Does Dress Code Trump Religious Freedom?

Here's a fascinating workplace issue (fascinating for me, anyway) involving dress code and freedom-of-religion issues. And the employer is the Walt Disney Company, to boot!

So let's get to the issues. Can employers create dress codes for their employees? Of course they can, but they must allow some reasonable accommodation for religious reasons. If you'd allow a person to wear a charm bracelet, you can't say, "But the charms can't be crosses or Stars of David."

At Disney, the idea is that when you're on the job, you're onstage. Everyone is a cast member. We took our kids to Disney this summer, and I was chatting up a young man who sold me a churro. He's getting his degree in Communications from Cal State. I asked him, "Are you going to go into the entertainment field?" and he said, "I'm in it now." (Go, Disney Kool-Aid purveyors!)

Now, this "job as entertainment" thing has its own slippery slope. Abercrombie & Fitch tried to play that card a few years ago when they were sued for keeping their black employees (and anyone else who didn't look like the Aryan, tennis-anyone, Superior-Being crowd portrayed in their ads) from working up front with the customers. I can't remember, but I don't think the "it's entertainment" defense worked for them.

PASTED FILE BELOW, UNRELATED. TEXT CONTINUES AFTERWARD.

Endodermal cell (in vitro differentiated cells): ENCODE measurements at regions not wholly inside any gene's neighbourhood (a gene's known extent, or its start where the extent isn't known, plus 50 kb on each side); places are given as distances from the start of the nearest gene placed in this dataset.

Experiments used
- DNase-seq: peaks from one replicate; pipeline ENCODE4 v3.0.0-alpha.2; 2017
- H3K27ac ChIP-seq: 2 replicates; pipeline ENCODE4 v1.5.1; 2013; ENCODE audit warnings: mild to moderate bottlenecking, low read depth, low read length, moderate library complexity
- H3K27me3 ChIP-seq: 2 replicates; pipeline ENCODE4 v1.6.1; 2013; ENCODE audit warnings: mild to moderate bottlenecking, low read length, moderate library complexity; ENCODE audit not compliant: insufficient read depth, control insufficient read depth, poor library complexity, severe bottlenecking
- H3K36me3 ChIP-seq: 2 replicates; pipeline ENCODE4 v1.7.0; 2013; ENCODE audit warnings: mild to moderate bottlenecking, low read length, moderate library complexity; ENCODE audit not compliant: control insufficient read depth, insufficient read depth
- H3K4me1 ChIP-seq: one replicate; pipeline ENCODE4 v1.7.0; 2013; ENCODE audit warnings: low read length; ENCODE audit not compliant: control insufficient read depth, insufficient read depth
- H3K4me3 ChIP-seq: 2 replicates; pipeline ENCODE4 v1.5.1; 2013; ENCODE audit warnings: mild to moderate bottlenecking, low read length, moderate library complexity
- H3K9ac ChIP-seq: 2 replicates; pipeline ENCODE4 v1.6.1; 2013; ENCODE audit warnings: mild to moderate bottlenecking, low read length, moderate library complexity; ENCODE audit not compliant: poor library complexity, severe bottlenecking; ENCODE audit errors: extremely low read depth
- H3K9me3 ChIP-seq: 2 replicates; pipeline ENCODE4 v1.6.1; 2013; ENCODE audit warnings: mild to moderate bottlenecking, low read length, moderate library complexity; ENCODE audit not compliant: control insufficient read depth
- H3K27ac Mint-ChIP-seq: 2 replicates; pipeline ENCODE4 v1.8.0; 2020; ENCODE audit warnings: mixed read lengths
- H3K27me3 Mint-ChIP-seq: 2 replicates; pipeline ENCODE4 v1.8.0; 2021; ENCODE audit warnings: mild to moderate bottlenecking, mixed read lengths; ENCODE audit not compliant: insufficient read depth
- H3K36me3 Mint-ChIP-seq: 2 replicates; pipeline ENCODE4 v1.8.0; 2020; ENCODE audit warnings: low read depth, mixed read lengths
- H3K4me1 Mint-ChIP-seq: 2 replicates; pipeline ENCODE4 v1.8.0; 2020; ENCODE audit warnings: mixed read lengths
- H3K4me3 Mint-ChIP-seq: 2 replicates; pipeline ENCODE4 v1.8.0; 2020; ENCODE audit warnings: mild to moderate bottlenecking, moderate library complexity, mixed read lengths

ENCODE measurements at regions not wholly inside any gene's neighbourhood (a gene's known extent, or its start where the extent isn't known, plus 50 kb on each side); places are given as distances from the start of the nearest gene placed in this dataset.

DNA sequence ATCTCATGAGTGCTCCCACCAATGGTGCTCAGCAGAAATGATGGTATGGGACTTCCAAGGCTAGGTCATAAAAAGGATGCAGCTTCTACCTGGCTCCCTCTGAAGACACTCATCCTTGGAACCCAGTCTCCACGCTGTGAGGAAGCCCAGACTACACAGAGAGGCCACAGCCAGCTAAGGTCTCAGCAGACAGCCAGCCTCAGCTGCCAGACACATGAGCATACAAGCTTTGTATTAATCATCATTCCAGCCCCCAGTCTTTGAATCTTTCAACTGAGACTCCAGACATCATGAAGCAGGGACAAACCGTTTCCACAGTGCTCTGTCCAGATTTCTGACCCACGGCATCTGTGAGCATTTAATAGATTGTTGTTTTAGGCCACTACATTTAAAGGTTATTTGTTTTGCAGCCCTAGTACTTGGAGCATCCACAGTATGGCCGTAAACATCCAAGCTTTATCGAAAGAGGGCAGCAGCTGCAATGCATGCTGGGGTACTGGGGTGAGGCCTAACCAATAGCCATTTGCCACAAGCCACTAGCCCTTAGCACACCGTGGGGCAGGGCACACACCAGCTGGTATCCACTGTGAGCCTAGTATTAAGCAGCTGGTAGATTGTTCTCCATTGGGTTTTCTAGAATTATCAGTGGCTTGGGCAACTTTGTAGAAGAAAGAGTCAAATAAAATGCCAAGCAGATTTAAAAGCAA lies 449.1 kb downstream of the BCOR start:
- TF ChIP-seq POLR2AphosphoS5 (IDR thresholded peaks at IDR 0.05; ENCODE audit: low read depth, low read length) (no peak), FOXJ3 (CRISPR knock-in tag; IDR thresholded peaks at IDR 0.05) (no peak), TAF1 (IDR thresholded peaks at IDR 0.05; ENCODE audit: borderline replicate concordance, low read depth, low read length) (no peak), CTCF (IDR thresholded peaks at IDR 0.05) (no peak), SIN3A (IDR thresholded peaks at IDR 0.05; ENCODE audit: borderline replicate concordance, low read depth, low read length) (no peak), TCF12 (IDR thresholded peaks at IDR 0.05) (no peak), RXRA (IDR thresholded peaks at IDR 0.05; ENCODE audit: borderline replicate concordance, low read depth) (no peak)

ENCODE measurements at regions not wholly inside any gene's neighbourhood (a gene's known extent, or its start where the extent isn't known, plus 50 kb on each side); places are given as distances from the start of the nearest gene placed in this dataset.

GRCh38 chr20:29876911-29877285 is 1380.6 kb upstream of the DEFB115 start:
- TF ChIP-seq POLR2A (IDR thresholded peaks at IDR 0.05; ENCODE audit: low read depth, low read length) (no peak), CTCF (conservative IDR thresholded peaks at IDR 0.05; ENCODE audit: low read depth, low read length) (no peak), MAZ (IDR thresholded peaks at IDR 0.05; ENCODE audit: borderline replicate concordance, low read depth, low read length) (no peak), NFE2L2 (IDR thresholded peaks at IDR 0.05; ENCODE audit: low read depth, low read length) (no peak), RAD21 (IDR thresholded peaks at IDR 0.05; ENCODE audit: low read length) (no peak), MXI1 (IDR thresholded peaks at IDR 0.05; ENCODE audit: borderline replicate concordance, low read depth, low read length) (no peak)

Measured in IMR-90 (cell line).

The airlines used to use that line, back when they insisted that flight attendants had to be tiny and perky. The problem is that if employers can say, "We have an image to uphold," then you'd have to expect them to say, "All front-desk receptionists have to be gorgeous and under 25, and female," etc. I'm not in favor of such a broad-based standard. If you can perform the job, as far as I'm concerned, you can have the job. The exceptions should be obvious (you might have to look the part if you're going to perform on Broadway, for example).

Back to this lawsuit. I've got to side with Disney on this one. The woman took the job knowing that there was a dress code. If the dress code doesn't suit your religious beliefs, don't take the job. For me it's like the pharmacists who don't want to prescribe birth control. That's cool. That's their choice. In that case, don't work at a pharmacy that will compel you to fill prescriptions for people who walk in. Work in a hospital pharmacy, for instance.

I don't see how employers can be expected to accommodate any dress-code expectation an employee might have. I could start a religion right now called the Church of Flamboyance, and require adherents to wear massive feather getups like the showgirls in Las Vegas. That's going to violate a heck of a lot of organizations' dress codes. Should they be required to allow my parishioners to wear the feathered costumes at work? I'm thinking no.

But leave a comment and tell me where I'm wrong.